In this personal essay, Sue Hassmiller shares how an ICU nurse helped her face the most difficult milestone of her life—and discover a deeper meaning of a Culture of Health.
Editor’s note: In September 2016, Bob Hassmiller, beloved husband of Sue Hassmiller, former senior adviser for nursing, was involved in a bicycle accident that left him critically injured and ultimately took his life. We asked Sue to share her story—and she very graciously agreed—because we believe that a Culture of Health is possible even when people are at their very sickest. She tells us how.
My life is separated into two time periods: Before my husband’s accident—and after.
Bob and I were married for 37 years, and he was, in every aspect, my best friend. While I traveled frequently for work—work I am very passionate about—Bob was the person I came home to, my bedrock, my backstop and my biggest fan. We knew each other as only two married people who have been together for so long can. And we relied on each other for our very different strengths.
Then came the call no one ever wants to get: Bob had been seriously injured in a bicycle accident, and after a 12-hour stay in a local hospital here in New Jersey, he was airlifted to Philadelphia. Suddenly, my best friend was in that ICU bed. And I was at his side.
Like most nurses, I am comfortable when faced with others’ injuries and illnesses. I can navigate the health care system. I know the “lingo” (although I’m a bit rusty with it). The ICU experience, however, is another thing entirely when your loved one is the one surrounded by intravenous pumps, gloved-and-masked health care providers, beeping monitors, and a breathing machine. While I was physically surrounded by the love of dear family and friends—and virtually by my supportive RWJF colleagues—I felt very much alone.
Before Bob’s accident, I spent my professional career very focused on public health, on prevention. I was a passionate ambassador for my version of a Culture of Health. I told other nurses that they needed to help prevent illness. That they needed to teach others to eat right, exercise, and manage their chronic conditions. But there was little room in the talks I gave for nurses who worked in intensive care units or emergency rooms, for how they could build a Culture of Health.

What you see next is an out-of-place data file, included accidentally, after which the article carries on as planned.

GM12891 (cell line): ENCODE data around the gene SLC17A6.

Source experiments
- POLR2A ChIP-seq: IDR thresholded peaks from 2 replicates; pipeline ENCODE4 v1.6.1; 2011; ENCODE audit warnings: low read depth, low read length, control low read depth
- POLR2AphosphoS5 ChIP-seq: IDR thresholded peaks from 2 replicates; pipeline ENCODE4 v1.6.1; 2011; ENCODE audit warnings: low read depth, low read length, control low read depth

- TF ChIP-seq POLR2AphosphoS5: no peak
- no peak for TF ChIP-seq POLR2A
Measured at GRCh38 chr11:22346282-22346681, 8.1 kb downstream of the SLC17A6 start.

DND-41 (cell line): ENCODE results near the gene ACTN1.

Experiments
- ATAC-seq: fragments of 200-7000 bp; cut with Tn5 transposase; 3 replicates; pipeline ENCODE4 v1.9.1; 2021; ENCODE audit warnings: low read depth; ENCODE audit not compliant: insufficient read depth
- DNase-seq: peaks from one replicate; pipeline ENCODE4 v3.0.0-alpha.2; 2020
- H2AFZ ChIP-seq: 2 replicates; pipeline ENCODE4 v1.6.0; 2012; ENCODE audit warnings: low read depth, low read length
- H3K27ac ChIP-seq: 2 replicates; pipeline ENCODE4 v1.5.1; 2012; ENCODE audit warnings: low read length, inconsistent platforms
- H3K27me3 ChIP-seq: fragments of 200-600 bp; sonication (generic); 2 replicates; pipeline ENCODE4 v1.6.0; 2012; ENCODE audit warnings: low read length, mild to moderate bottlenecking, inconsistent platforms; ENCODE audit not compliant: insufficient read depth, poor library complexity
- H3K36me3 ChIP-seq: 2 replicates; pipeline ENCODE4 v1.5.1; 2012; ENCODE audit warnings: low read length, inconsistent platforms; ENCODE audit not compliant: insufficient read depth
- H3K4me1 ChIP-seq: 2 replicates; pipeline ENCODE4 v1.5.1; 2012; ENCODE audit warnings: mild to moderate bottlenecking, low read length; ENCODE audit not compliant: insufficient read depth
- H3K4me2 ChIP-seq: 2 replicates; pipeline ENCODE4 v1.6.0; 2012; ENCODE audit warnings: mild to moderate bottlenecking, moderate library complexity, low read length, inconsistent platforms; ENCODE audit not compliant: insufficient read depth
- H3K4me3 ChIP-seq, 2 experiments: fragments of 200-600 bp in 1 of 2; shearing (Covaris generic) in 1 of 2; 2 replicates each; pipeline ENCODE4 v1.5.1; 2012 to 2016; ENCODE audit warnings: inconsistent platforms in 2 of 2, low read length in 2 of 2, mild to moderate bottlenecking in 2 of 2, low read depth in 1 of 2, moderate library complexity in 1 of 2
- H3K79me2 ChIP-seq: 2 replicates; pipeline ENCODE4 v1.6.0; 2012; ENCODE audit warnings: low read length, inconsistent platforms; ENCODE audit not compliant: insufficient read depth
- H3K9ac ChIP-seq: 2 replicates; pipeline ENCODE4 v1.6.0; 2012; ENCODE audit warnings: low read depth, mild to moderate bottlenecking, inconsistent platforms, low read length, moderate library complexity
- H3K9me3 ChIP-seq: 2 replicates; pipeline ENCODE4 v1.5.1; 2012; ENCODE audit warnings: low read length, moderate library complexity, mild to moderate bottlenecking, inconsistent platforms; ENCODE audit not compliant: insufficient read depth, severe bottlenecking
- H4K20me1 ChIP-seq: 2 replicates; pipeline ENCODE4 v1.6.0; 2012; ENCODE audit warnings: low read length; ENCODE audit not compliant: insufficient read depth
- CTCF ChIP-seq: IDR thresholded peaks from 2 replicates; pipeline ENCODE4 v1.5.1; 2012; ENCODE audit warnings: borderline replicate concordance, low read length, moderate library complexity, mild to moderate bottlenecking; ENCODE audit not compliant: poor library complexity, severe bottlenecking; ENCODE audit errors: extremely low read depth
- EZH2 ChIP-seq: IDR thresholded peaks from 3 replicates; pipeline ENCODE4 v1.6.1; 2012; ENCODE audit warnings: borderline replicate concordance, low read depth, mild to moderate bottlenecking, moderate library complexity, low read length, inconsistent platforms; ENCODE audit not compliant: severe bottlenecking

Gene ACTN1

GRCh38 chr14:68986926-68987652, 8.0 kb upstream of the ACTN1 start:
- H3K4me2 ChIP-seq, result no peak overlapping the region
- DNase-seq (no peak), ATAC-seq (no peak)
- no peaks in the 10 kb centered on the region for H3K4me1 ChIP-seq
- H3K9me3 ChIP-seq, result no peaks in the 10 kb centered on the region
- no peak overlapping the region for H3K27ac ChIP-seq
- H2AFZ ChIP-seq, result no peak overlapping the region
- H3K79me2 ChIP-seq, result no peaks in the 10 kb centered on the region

Where was a Culture of Health in all this? I wondered. Where was Bob’s Culture of Health? I felt the weight of my responsibility to Bob, for Bob, for making the decisions that he would want me to make for him. But now, in hindsight, I realize that was his Culture of Health—putting him at the center of the health care experience, making the decisions that he would want made. I could not have done that without a few key members of the health care team—but particularly Bob’s loving and dedicated ICU nurses. They listened as I told stories about my best friend, my husband, about our love and his dedication to the American Red Cross. They looked at our photos. They admired the Red Cross blanket a colleague of mine had picked up for him, a blanket he had wrapped around so many others’ shoulders—but that now lay wrapped around him despite a raging fever.
As I considered the life that might lay ahead for Bob, these nurses supported me as I came to this realization: “He doesn’t want help ever and he did not want this kind of brutal life where all he would have to look forward to every day was a swarm of help and utter dependency. He told me that previously, and we supported each other as we wrote such in our advanced directives.” It was also a nurse who helped me pass the most difficult milestone of my life so far. I trusted, our nurse, who cared for Bob and me so much, with my soul and Bob’s life. She helped me make the most painful decision I’ve ever had to make. She always knew what to say to me. When I questioned and wavered, she told me what to do and how to do it. When I told her Bob liked music, she brought in her iPad and laid it next to his head to hear. She moved my 6’4” best friend closer to the side of the bed so I could lay with him. And in the end, she would not leave her shift until Bob and God made their decision about when to go, and she could leave me in peace. My pain is deep and profound, but I know it was the right decision for him. That, to me, means Bob experienced a Culture of Health—even at the end of his life. And our nurse knew the value of making a human connection. Her care, her experience, her hugs were what mattered most at that time.
I wish for everyone to have a nurse like her.
My grief is still overwhelming at times; it is my constant companion even on the best of days. But when I share about a Culture of Health now, it has a new and deeper meaning for me.
I am back at work now. I am facing my new life: Life after Bob. My grief is still overwhelming at times; it is my constant companion even on the best of days. But when I share about a Culture of Health now, it has a new and deeper meaning for me. Yes, it still means healthy food to eat and safe places to exercise. But it also means centering health care around the patient—for indeed, consumer experience is one of the drivers in our Culture of Health Action Framework. That’s something I tell every nurse I meet now: You can help build a Culture of Health, even for the very sickest, by knowing not just what is the matter with the patient, but what matters to the patient—and his family.
I know it’s what Bob would want me to do.
About the Author
Susan B. Hassmiller, PhD, RN, FAAN, former senior adviser for nursing for the Robert Wood Johnson Foundation.